How likely is that a second episode will happen?

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Lucy2010

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#1
Can a woman, my sister, who had only one schizophrenic episode due to marijuana abuse (early 20s) accompained by a suicide attempt and diagnose of bipolar when discharged from psychiatric hospital, lead a normal life without any treatment AT ALL since? She suffed childhood traumas, today 35 years old has always been dificult to relate emotionally unstable and accumulated several conflicted personal relationships in all aspects of her life. How likely is that a second episode will happen? She does not accept psycological help and distance herself when family try to help. Any advice for family members?
 
Mayflower7

Mayflower7

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#2
Hi,
Welcome to the forum
It's difficult to say, if the drugs caused her first episode. Hopefully she won't have any further episodes.
Just be there to support her.
Take care
 
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Lucy2010

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#3
Thank you! But that is the issue... she does not accept help, neither from therapists. Many years ago, whe she saw a therapist she stoped as soon as the professional mentioned that some of her behaviour was not "good for her" - she blames everyore around her, does not take ANY blame or constructive criticism (does not matter how careful you put it). When she is completly by herself, feeling down, she seeks my company until she decides to accuse me of umbelivable things - betrail, lying to her, the smallest thing is a massive issue - basically gets really paranoid when she is into any kind of relationship, even work.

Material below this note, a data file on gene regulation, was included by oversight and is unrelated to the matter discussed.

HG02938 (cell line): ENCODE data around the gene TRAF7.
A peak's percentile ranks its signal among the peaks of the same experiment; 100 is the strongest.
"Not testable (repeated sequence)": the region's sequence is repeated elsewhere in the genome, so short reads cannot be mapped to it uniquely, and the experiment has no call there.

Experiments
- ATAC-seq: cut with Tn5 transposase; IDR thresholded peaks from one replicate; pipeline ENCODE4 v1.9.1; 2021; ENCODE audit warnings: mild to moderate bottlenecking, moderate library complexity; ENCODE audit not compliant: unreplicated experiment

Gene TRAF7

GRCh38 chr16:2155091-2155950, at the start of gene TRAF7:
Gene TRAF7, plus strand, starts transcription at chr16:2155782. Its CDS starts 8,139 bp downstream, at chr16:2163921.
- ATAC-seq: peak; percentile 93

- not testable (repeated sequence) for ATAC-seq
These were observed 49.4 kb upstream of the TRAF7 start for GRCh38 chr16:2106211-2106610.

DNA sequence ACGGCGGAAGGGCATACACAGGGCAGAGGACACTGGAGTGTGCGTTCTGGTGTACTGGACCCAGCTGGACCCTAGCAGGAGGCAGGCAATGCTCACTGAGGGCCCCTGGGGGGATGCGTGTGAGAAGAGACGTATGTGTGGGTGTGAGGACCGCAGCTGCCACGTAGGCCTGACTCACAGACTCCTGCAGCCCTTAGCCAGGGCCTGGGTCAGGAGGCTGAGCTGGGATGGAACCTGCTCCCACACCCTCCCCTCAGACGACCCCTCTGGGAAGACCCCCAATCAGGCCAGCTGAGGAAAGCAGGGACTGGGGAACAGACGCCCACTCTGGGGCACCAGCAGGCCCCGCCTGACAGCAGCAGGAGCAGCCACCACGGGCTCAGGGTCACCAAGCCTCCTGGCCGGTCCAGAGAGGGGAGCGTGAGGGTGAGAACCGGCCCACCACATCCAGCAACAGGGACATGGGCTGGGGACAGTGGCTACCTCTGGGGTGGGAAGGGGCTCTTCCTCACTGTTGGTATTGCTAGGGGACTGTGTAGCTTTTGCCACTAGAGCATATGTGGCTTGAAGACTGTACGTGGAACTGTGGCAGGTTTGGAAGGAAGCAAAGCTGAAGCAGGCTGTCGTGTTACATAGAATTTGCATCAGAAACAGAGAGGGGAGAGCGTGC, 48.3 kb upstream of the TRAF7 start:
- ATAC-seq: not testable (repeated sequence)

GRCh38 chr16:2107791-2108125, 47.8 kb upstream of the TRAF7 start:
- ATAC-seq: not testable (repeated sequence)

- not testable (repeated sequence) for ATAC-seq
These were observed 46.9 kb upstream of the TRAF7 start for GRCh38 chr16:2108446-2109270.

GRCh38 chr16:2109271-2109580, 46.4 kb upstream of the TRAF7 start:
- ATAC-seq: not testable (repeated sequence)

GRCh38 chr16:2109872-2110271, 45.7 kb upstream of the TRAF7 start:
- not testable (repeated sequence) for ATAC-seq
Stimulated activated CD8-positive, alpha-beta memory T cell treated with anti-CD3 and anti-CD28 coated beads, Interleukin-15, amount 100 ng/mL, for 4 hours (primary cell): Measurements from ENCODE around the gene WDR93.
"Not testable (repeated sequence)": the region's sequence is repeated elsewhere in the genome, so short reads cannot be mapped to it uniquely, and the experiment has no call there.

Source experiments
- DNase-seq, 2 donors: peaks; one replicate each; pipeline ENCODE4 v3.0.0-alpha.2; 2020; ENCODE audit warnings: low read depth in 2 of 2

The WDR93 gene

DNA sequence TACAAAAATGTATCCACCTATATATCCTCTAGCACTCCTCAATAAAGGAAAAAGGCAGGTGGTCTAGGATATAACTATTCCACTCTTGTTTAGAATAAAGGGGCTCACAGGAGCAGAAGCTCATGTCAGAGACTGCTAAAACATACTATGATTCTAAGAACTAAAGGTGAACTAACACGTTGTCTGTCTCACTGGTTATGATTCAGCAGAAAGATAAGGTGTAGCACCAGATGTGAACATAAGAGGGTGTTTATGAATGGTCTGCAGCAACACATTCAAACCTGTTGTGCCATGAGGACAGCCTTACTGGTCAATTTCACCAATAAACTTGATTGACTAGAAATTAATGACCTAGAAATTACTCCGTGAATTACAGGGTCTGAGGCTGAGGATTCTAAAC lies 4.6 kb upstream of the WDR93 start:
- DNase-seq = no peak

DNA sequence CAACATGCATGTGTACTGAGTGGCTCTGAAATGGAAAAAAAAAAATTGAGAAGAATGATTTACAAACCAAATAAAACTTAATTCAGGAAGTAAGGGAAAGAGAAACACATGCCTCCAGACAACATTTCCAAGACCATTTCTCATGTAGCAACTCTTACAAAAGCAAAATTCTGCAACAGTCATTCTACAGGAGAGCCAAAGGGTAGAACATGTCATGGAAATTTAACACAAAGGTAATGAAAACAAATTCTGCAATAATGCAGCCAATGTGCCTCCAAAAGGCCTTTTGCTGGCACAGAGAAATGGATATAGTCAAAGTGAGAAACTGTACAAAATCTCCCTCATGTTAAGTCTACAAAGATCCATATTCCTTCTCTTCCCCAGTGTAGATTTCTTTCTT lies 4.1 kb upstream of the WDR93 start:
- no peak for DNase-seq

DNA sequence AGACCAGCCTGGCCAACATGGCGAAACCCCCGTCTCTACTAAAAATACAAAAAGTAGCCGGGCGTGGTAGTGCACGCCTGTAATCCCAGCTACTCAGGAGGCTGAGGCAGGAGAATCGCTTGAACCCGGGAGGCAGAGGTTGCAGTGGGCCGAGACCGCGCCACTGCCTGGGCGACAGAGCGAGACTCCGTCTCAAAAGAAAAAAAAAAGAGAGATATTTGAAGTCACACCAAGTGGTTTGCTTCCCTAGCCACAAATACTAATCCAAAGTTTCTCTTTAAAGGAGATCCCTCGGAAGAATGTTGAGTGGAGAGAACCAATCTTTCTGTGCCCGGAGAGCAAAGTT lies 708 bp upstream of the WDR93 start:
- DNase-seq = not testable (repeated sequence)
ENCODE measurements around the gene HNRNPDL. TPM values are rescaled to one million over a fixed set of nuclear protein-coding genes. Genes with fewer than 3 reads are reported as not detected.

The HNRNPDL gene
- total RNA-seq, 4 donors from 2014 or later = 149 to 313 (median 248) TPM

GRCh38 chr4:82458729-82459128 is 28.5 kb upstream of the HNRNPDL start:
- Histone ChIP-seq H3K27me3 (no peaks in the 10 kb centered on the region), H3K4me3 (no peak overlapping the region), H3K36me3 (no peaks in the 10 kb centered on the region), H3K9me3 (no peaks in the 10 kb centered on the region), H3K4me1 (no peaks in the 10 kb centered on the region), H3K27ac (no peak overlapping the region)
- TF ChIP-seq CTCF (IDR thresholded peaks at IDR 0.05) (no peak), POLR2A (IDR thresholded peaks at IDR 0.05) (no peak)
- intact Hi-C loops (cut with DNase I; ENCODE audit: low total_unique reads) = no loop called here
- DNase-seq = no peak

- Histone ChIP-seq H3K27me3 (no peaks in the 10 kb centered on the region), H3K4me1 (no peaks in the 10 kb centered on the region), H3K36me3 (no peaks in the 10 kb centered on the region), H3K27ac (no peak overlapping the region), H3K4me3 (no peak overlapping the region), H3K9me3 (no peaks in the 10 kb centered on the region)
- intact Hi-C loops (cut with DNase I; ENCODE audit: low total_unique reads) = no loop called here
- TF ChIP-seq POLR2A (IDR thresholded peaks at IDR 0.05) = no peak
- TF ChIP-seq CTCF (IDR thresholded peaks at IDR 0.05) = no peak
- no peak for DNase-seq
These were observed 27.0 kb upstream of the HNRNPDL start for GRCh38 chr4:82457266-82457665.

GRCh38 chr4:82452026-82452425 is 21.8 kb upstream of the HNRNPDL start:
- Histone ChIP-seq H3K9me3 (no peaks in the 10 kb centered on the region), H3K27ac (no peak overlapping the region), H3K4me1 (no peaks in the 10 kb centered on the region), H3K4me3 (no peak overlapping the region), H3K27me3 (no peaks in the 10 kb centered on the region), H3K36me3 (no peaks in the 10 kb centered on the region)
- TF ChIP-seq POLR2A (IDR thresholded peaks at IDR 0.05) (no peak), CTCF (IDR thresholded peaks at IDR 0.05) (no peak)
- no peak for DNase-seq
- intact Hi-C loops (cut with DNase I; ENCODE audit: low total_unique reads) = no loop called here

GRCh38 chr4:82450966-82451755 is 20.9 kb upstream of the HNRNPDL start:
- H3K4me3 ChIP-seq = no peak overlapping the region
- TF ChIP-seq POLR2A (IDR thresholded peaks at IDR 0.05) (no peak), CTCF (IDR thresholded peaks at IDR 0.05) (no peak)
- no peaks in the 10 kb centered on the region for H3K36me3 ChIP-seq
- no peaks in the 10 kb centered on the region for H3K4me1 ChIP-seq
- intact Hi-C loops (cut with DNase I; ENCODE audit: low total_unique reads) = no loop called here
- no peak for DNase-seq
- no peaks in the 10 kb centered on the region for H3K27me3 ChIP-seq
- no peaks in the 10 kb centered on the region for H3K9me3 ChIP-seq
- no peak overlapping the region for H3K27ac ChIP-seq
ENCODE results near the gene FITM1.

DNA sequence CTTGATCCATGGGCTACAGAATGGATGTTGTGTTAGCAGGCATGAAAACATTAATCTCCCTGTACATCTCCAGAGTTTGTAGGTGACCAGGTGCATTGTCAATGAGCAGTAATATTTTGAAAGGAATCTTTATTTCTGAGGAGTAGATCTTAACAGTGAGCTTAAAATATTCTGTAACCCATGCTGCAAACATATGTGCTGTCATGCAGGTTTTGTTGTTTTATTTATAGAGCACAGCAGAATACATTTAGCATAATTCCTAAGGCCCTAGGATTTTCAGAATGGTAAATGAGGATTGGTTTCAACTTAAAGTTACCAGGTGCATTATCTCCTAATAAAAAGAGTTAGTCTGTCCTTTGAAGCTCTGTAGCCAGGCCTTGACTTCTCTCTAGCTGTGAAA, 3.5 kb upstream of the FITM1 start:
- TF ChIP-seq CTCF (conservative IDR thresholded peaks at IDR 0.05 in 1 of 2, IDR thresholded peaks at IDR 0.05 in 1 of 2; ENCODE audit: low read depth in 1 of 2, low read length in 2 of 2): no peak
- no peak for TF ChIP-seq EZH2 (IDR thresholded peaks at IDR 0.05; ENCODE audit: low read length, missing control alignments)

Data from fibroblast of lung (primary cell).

Is this a sign that she may, depending of the trigger, fall into another episode?
 
Kerome

Kerome

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#4
Maybe it would be good for her to talk to an ‘expert by experience’, someone who has gone through it all and is trying to help others? You can often find them at recovery colleges, there may be one near where you are.

It might be a stigma thing, that she takes the criticism as an indication that there is “something wrong with her” and that she is unwilling to accept that? In that case it’s important not to imply that there is anything wrong with seeking help...

Anyway, best of luck with your sister :)
 
Cazcat

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#5
Hi,

When my husband was first diagnosed with psychosis I asked his mental health team a lot of questions like this about prognosis and the future. I was told that some people do indeed make a full recovery and do not need medication to stay well, some people never fully recover and continue to experience symptoms even with medication and everyone else is somewhere between the 2.

Has your sister's behaviour recently changed or is it staying consistent? Paranoia and deliciousness tend to be amongst the warning signs that my husband is getting unwell, but my main concern would be if things have changed recently in this respect. You could speak to her GP about your concerns so that they are aware, although unless she is very unwell it is unlikely that they will be able to intervene, but at least they will have a better picture.